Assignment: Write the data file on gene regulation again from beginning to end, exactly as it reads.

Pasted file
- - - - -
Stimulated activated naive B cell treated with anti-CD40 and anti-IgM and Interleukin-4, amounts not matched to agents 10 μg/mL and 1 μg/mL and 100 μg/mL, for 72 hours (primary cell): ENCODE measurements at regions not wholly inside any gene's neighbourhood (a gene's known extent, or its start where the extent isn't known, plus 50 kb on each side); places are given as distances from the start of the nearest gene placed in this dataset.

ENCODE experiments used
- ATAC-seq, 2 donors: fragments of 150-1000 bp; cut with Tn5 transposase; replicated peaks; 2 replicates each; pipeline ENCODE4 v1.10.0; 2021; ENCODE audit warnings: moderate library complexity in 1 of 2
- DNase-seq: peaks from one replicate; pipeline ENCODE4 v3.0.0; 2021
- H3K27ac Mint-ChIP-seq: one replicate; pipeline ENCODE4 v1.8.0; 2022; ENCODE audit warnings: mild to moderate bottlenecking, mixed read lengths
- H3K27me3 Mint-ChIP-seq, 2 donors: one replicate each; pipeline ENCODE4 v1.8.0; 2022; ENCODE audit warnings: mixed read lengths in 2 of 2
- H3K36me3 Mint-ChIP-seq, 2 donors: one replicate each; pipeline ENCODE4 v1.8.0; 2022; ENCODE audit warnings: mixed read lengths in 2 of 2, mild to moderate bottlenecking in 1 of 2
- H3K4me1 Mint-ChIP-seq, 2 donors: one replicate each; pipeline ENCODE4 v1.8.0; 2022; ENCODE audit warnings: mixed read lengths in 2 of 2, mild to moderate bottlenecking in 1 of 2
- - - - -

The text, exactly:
Stimulated activated naive B cell treated with anti-CD40 and anti-IgM and Interleukin-4, amounts not matched to agents 10 μg/mL and 1 μg/mL and 100 μg/mL, for 72 hours (primary cell): ENCODE measurements at regions not wholly inside any gene's neighbourhood (a gene's known extent, or its start where the extent isn't known, plus 50 kb on each side); places are given as distances from the start of the nearest gene placed in this dataset.

ENCODE experiments used
- ATAC-seq, 2 donors: fragments of 150-1000 bp; cut with Tn5 transposase; replicated peaks; 2 replicates each; pipeline ENCODE4 v1.10.0; 2021; ENCODE audit warnings: moderate library complexity in 1 of 2
- DNase-seq: peaks from one replicate; pipeline ENCODE4 v3.0.0; 2021
- H3K27ac Mint-ChIP-seq: one replicate; pipeline ENCODE4 v1.8.0; 2022; ENCODE audit warnings: mild to moderate bottlenecking, mixed read lengths
- H3K27me3 Mint-ChIP-seq, 2 donors: one replicate each; pipeline ENCODE4 v1.8.0; 2022; ENCODE audit warnings: mixed read lengths in 2 of 2
- H3K36me3 Mint-ChIP-seq, 2 donors: one replicate each; pipeline ENCODE4 v1.8.0; 2022; ENCODE audit warnings: mixed read lengths in 2 of 2, mild to moderate bottlenecking in 1 of 2
- H3K4me1 Mint-ChIP-seq, 2 donors: one replicate each; pipeline ENCODE4 v1.8.0; 2022; ENCODE audit warnings: mixed read lengths in 2 of 2, mild to moderate bottlenecking in 1 of 2